Tuesday, September 23, 2014

"finding mr. darcy: high school edition" by erin butler

Finding Mr. Darcy: High School Edition

Release Date: 09/16/14

Swoon Romance
Jane Austen reboots are a dime a dozen ... and I'm a sucker for all of them! Some are definitely better than others, and I feared Finding Mr. Darcy was headed for mediocre territory. Fortunately, this novel is a twist on Pride & Prejudice that I didn't see coming.

Sixteen-year-old Liza Johnson takes fangirl to a whole new level of crazy when she decides to take dating advice from her literary hero: Jane Austen.

With the help of her best friends, Liza sheds her ancient-speak and complete Austen wardrobe for something a bit more modern in an attempt at finding her very own Mr. Darcy.

Enter Will, the new kid and Liza's Darcy incarnate. Add her BFF's ex to mix and the sexy Brit who kisses with an accent, and Liza is in trouble.

So, what's a girl to do? Without her mom to go to relationship advice, Liza turns to the only person she can truly trust with matters of the heart via her mother's copy of COMPLETED WORKS OF JANE AUSTEN.

It's too bad Austen's heroines have never played Spin the Bottle or Seven Minutes in Heaven. Liza's determined to find her true Austen-esque happy ending, but if she can't trust herself instead of books, she just might end up in her own tragic love story.

Finding Mr. Darcy: High School Edition is not without its flaws, but it has such a fun, winning spirit about it that you end the novel with a smile on your face ... and you have trouble remembering what exactly you didn't like in the first place.

Never fear, though: I do remember one thing I took issue with. Most of the time, I give the author a lot of leeway when it comes to realism. But the instant the principal sent Liza and Will to New York City together—with Will driving and no adult supervision—in the middle of the school day and without parental permission, I wanted to chuck the book against the wall. (Or in this case, my Kindle ... which is why I refrained.) I work at a school. A high school principal would never do that. Talk about liability issues! If something like that happened at my school, heads would roll.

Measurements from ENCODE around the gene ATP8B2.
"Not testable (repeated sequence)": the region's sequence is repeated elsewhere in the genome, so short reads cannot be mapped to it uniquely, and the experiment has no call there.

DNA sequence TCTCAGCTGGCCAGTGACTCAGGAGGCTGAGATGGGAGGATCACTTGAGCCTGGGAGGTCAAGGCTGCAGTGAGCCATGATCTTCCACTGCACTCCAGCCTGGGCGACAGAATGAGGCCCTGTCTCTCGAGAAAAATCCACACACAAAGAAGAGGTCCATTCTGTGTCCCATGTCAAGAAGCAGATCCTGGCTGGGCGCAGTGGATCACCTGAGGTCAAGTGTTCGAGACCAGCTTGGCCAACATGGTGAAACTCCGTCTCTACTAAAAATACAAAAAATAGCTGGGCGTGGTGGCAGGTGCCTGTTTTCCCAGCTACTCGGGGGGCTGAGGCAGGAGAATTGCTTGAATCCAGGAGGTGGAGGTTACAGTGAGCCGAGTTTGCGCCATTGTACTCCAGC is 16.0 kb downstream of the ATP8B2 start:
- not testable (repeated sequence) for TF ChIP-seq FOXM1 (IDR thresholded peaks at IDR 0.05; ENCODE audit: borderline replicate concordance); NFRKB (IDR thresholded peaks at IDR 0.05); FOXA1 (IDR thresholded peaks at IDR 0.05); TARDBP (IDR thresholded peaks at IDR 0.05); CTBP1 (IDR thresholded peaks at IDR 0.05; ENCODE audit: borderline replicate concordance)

Aside from that one glaring annoyance, I did enjoy the novel. As I said before, it's a twist on Pride & Prejudice that I didn't expect. I think the author is actually quite clever here, as she assigns names to the characters that cause you to assume one thing (provided you know P & P), but you find, as Liza does, that you really can't put characters in a box. (In that way, Finding Mr. Darcy reminds me of the fabulous BBC miniseries Lost in Austen, which you can watch the first episode of free.)

Finding Mr. Darcy won't change the world, but it is an enjoyable way to pass an afternoon. Sometimes, that's all you need. 3 stars.

Content note: There are a few mild wear words sprinkled throughout the novel, and some makeout sessions get a little hot and heavy. If this were a movie, it would be a mild PG-13.

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Erin Butler is lucky enough to have two jobs she truly loves. As a librarian, she gets to work with books all day long, and as an author, Erin uses her active imagination to write the kinds of books she enjoys reading. Young Adult and New Adult books are her favorites, but she especially loves the ones with kissing scenes.

Erin lives in Central New York with her very understanding husband, a stepson, and doggie BFF, Maxie. She prefers to spend her time indoors reading and writing, but will venture out for chocolate and sunshine. She is the author of BLOOD HEX, a YA paranormal, HOW WE LIVED, a contemporary New Adult novel, and FINDING MR. DARCY: HIGH SCHOOL EDITION, a contemporary YA.

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Disclosure of Material Connection: I received this ebook free for review via YA Bound Book Tours. I was not required to write a positive review. The opinions I have expressed are my own. Also, some of the links in the post above are “affiliate links.” This means if you click on the link and purchase the item, I will receive an affiliate commission. I am disclosing this in accordance with the Federal Trade Commission's 16 CFR, Part 255: "Guides Concerning the Use of Endorsements and Testimonials in Advertising."

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